Noli contracted meningitis at 18 months old and was diagnosed as deaf before the age of two. 

She started at AV before she was implanted and I remember her first session in Bicester with Jacqueline who managed to get her speaking before she even had hearing aids or cochlear implants. I thought she was an amazing woman.

Before Noli was diagnosed, I didn’t know any deaf people. The first deaf person I knew was my daughter.

We spoke to a lot of professionals shortly after diagnosis but they were all quite vague with their goals and aims for Noli. AVUK was the first place with high expectations and set goals and a path for her, all we wanted was for our daughter to reach her potential despite her deafness. Within her first few sessions at AVUK, I clearly felt that it was where Noli needed to be.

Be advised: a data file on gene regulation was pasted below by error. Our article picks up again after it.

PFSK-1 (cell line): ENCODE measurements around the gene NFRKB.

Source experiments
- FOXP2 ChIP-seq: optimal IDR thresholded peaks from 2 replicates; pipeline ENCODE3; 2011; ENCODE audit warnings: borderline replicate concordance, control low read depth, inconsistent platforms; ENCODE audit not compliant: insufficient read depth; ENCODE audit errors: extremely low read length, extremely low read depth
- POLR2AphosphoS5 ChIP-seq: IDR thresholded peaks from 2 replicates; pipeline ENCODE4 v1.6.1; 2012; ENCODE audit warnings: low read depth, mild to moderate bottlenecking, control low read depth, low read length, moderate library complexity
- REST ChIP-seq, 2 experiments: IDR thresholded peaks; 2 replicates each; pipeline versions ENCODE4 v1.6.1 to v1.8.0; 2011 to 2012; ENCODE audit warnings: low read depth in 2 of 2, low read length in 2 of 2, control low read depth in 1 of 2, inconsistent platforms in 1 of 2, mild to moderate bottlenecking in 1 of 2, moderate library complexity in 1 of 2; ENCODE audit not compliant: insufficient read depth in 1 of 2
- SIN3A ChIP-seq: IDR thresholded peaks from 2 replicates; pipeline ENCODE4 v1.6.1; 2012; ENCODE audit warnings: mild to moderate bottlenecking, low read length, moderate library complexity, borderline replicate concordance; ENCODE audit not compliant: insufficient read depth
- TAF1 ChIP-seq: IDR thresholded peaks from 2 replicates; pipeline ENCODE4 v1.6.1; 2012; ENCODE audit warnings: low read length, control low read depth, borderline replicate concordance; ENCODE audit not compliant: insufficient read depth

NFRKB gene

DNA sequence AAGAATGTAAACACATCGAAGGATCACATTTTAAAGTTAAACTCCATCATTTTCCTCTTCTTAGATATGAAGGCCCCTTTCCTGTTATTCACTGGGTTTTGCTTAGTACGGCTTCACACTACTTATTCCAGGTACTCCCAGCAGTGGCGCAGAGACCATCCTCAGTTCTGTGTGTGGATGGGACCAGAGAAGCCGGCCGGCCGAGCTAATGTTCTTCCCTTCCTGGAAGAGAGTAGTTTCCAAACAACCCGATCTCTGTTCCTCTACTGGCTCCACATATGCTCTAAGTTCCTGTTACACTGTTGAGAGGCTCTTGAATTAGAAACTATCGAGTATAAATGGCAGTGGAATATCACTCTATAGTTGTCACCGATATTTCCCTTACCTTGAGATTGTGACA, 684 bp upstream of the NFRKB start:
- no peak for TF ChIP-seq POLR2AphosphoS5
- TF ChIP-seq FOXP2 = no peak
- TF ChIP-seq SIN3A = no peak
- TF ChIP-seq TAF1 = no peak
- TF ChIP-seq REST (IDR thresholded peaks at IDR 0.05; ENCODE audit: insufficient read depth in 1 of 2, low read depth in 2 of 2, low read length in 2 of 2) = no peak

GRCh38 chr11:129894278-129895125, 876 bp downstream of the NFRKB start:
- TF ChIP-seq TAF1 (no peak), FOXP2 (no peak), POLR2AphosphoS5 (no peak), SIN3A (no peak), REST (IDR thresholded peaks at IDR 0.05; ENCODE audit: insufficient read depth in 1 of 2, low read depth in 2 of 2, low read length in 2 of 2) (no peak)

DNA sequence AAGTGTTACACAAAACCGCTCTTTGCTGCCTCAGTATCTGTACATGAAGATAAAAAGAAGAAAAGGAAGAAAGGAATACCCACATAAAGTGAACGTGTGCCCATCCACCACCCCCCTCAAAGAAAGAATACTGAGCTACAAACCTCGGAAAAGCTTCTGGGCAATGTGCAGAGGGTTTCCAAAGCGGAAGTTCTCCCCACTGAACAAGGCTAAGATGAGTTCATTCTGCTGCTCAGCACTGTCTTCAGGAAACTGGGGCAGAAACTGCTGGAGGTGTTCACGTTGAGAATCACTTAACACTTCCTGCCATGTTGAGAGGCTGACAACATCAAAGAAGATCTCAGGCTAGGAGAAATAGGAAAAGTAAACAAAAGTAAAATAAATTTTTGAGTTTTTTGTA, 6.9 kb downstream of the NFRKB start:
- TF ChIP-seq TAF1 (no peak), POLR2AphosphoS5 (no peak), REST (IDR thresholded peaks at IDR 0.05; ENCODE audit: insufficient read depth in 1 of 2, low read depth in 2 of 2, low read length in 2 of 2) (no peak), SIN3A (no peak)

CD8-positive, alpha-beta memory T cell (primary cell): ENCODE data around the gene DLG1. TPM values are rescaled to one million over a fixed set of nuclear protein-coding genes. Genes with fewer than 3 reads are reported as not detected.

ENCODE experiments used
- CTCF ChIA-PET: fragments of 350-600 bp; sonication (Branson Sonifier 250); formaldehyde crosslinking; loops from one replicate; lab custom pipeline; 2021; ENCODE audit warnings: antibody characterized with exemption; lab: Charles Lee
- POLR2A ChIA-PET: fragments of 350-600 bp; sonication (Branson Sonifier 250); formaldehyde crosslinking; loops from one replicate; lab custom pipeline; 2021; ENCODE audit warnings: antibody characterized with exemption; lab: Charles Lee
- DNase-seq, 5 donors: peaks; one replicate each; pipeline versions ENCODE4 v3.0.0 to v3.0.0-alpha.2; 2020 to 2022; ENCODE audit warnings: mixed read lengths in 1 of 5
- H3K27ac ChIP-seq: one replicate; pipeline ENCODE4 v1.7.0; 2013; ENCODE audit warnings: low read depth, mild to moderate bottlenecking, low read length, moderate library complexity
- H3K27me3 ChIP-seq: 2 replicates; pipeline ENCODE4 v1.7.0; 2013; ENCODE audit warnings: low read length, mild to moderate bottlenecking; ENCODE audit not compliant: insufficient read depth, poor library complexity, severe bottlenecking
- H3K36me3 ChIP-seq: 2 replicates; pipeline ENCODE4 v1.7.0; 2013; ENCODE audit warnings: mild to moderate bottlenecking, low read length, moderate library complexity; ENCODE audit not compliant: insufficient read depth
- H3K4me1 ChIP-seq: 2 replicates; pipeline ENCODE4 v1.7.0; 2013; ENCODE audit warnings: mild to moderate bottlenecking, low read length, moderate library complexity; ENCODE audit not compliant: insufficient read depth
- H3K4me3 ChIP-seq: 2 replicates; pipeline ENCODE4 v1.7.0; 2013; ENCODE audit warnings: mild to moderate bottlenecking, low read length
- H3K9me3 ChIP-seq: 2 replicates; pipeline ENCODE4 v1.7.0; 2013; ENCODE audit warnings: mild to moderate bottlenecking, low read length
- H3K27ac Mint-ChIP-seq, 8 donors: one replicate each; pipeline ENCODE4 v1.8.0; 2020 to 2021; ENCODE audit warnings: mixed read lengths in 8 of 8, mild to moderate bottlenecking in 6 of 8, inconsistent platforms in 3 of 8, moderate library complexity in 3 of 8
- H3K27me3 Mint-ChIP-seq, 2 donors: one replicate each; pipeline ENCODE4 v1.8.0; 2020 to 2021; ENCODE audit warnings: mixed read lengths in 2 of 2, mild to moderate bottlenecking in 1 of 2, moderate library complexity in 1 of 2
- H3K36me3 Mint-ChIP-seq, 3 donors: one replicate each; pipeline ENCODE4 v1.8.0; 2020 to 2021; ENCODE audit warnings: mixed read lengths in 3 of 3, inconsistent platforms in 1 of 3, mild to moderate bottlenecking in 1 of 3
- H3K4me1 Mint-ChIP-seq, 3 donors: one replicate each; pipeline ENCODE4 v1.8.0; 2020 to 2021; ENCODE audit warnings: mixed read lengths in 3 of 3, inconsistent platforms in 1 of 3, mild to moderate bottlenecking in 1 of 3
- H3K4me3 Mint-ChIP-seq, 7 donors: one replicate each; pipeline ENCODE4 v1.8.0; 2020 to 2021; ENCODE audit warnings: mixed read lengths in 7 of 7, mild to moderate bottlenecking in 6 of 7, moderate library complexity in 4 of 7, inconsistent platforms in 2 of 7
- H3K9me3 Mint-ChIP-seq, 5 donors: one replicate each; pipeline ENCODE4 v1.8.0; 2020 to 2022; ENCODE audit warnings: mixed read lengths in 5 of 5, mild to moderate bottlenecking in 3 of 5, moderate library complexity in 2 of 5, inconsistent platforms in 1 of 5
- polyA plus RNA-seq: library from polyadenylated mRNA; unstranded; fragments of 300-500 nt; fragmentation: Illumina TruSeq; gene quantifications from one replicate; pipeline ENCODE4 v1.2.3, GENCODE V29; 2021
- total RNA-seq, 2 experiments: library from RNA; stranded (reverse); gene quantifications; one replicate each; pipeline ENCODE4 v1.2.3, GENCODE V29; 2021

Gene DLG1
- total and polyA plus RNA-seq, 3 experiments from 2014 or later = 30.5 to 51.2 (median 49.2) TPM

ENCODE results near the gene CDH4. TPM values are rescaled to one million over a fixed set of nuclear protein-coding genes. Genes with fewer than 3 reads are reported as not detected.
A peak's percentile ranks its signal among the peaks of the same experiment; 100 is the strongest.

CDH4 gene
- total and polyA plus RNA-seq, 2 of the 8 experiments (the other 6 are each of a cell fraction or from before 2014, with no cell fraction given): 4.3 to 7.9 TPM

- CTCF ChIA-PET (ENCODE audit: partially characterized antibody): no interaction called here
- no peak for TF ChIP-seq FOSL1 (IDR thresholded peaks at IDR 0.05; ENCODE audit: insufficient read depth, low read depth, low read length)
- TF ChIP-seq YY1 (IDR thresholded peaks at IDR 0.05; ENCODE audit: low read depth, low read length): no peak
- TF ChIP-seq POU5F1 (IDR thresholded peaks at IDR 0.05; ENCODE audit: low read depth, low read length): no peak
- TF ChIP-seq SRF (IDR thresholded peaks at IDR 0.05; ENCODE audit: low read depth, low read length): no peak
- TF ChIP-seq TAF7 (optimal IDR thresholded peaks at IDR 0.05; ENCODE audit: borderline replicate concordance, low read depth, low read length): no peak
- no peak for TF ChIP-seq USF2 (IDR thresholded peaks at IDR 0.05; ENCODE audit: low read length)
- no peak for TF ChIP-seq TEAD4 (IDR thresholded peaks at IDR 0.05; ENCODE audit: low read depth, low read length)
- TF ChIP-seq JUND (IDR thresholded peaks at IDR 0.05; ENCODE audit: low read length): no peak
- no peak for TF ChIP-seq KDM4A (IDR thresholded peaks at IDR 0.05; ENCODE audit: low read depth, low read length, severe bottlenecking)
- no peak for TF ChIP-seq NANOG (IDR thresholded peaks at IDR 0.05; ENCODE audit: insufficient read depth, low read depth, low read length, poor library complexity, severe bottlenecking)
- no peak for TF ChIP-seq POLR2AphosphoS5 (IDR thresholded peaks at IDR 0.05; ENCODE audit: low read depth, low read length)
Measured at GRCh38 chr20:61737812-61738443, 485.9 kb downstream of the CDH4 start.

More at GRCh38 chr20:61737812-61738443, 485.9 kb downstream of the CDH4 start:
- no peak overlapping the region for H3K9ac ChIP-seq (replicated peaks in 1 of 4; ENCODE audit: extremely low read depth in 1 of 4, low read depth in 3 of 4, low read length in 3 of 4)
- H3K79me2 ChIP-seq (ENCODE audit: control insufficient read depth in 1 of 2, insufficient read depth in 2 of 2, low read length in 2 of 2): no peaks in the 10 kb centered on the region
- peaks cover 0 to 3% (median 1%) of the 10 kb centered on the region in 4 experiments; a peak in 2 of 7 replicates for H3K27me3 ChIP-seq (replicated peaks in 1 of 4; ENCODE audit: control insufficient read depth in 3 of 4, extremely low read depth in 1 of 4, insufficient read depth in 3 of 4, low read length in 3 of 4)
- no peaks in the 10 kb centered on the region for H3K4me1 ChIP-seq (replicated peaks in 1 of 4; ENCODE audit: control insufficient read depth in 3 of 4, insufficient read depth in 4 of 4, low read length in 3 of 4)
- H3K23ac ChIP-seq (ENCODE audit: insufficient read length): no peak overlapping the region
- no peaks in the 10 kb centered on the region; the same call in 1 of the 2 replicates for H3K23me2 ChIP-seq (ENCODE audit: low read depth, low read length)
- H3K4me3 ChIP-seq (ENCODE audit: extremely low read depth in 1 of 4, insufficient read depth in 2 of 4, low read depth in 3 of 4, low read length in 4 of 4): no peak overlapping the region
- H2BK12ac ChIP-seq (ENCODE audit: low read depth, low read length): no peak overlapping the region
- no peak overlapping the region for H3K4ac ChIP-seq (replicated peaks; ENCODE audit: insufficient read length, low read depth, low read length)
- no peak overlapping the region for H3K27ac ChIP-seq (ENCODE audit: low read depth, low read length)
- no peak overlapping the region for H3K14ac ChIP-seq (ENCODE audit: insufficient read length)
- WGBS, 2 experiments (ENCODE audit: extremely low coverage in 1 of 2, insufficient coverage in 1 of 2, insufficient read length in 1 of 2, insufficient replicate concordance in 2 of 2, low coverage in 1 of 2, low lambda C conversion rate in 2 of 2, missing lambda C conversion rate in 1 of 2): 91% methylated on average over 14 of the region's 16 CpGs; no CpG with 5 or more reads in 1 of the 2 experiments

The structured approach given to us at AVUK meant that we had a clear path for Noli, we knew where we needed to be and we could practice what we learnt in the sessions, week in, week out. The support we received from the charity as parents was also a great help when it came to Noli’s implantation and other milestones and changes.

Noli went to a mainstream nursery Hampstead Hill and the specialist speech and language nursery Christopher Place as well as AVUK. When she was just two and a half her language was at three years and two months and she was age appropriate at singing.

Noli developed a great interest in music and was encouraged to take up an instrument by a music Teacher of the Deaf. We were told the violin is a good instrument for deaf children due to the purity of its tone.

Now at 15, she is excelling at school and in her music. Noli is doing very well and attending Trinity Laban Conservatoire for music. None of this would have happened if it wasn’t for AVUK!

She has recently performed at the Southbank Centre with the Chineke Junior Orchestra in London and her spoken language is indistinguishable from that of a hearing peer.

- Noli's mum, Angela